Samuel Armor.

History of Orange County, California : with biographical sketches of the leading men and women of the county who have been identified with its earliest growth and development from the early days to the present online

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Online LibrarySamuel ArmorHistory of Orange County, California : with biographical sketches of the leading men and women of the county who have been identified with its earliest growth and development from the early days to the present → online text (page 13 of 191)
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11, 1897, of 160 acres of the finest wood land in the southern part of the state.
as a perpetual playground for its inhabitants.

Some time during the seventies Rev. H. H. Messenger, a retired Episcopal
clergyinan, bought a tract of land on the mesa south of the present location of the
town of El Modena and settled a small colony of members of that denomination
on it. These people, having no water system provided and being without means
with which to develop one, soon starved out and scattered to parts unknown. A
few years later David Hewes caine down from San Francisco, bought this land
and set to work to improve it. One of the oracles in that vicinity warned him
that nothing could be done with such land. Air. Hewes answered that he could
cover the tract with twenty dollar gold pieces, if he wanted to. "You'll have to
do so, to make it worth anything," was the retort. Nevertheless, the Hewes
orchards, consisting of about 525 acres, are now worth a million dollars and the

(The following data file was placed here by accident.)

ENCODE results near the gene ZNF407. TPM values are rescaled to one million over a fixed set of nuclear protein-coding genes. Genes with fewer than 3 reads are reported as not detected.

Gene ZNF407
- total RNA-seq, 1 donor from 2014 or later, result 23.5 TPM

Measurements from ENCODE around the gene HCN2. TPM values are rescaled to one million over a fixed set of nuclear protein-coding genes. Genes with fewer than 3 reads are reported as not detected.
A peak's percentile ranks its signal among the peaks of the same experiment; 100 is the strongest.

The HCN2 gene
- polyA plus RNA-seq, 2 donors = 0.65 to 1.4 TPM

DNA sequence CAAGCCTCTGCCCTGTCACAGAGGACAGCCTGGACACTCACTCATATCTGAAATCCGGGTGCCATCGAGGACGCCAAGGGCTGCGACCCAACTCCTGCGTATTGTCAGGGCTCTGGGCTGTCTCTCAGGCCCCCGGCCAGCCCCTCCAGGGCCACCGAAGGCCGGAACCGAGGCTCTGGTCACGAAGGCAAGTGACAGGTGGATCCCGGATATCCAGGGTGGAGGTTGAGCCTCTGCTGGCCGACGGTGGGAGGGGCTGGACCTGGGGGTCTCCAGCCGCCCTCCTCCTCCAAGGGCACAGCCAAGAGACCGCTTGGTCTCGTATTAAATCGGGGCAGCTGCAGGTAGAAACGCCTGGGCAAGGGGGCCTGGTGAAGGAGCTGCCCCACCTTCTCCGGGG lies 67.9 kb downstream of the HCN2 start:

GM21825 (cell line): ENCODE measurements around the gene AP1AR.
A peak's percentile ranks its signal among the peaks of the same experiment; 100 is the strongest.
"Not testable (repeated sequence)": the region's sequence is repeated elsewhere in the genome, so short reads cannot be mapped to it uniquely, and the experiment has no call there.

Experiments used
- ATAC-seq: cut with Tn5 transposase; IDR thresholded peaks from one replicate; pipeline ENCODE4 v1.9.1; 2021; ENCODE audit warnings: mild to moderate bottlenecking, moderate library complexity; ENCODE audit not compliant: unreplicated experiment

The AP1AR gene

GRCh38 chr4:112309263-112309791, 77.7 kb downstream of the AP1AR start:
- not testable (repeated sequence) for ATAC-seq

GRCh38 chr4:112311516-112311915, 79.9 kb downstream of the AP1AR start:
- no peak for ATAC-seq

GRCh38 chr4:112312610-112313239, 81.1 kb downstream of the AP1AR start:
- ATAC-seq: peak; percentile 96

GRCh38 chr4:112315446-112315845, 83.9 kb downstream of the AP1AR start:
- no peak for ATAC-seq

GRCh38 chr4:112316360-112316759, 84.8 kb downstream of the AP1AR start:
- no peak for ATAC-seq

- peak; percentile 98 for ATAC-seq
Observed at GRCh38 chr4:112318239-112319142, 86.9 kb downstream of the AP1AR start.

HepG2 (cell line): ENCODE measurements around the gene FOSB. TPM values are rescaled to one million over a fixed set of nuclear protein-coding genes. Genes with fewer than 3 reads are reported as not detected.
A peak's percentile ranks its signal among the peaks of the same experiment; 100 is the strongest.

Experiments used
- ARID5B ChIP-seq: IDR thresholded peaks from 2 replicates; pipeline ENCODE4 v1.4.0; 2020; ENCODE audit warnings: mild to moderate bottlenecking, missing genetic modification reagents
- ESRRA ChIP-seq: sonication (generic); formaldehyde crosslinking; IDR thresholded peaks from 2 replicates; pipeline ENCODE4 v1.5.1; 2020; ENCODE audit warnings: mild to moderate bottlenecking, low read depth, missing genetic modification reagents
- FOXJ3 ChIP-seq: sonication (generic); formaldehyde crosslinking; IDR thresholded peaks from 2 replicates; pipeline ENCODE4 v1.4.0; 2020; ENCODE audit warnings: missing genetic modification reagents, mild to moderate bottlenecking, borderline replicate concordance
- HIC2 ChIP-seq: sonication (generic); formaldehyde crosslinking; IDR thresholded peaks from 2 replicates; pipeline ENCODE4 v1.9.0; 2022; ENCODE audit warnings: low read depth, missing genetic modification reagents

Hewes Park is one of the show places of the county.

In January, 1920, the David Hewes Realty Company, representing the heirs
of the Hewes estate, sold the property to a syndicate of Los Angeles and Orange


County people for $1,000,000, which is an average of about $1,487 per acre for
the 672.54 acres of highly improved, water-stocked land. The improvements con-
sist of 425 acres of lemons, 212 acres of \'alencia oranges, fifteen acres in the
park, two large packing houses, pumping plant and pipe lines, ranch houses, etc.
The principal reason for such valuable property selling below the market price is
that its magnitude prevented competition among buyers. The market price for
good bearing orchards ranges from $3,000 to $5,000 per acre. In a few instances
offers of $6,000 per acre have been refused.

About a quarter of a century ago a nine-hole golf course was laid out in the
valley southeast of the El Modena grade. Among those interested in the sport,
the following names have been recalled: James Irvine, Dr. J. P. Boyd, W. H.
Burnham, R. H. Sanborn, James Fullerton and Henri F. Gardner. Golfing
parties would be made up in the diliferent communities from time to time as in-
clination prompted and the cares of business permitted until the inclination was
overborne by the cares and the sport languished. Then in 1910 the club revived
and increased its membership to about 100, drawing in such members as F. I!.
Browning, J. R. Porter, A. T- Klunk, Kellar Watson, C. F. Newton, H. T. Ruther-
ford, C. G. and A. C. Twist, J. F. Parsons, J. W. Tubbs, and George B. Shat-
tuck. In 1913 jNIessrs. Browning, Porter and Shattuck looked up the present
grounds, containing about 160 acres adjoining the city of Newport Beach west
of the bay, which the club leased for ten years with the privilege of renewal for-
another like period. The name "The Santiago Golf Club," was dropped and
June 4, 1914, the organization was incorporated as The Orange County Country
Club. An eighteen-hole course was laid out and a club house built. A tennis
court and croc|uet grounds were also provided. A professional is employed to give
instruction and look after the grounds, which are kept open the year round for the
use of members. The membership has increased to 278 and the present oificers
are: Charles G. Twist, president; F. B. Browning, vice-president; George B.
Shattuck. secretary; Harry L. Hanson, treasurer; and board of directors as fol-
lows: C. G. Twist, F. B. Browning, C. S. Gilbert, Lew ^^'allace, W. A. Huff,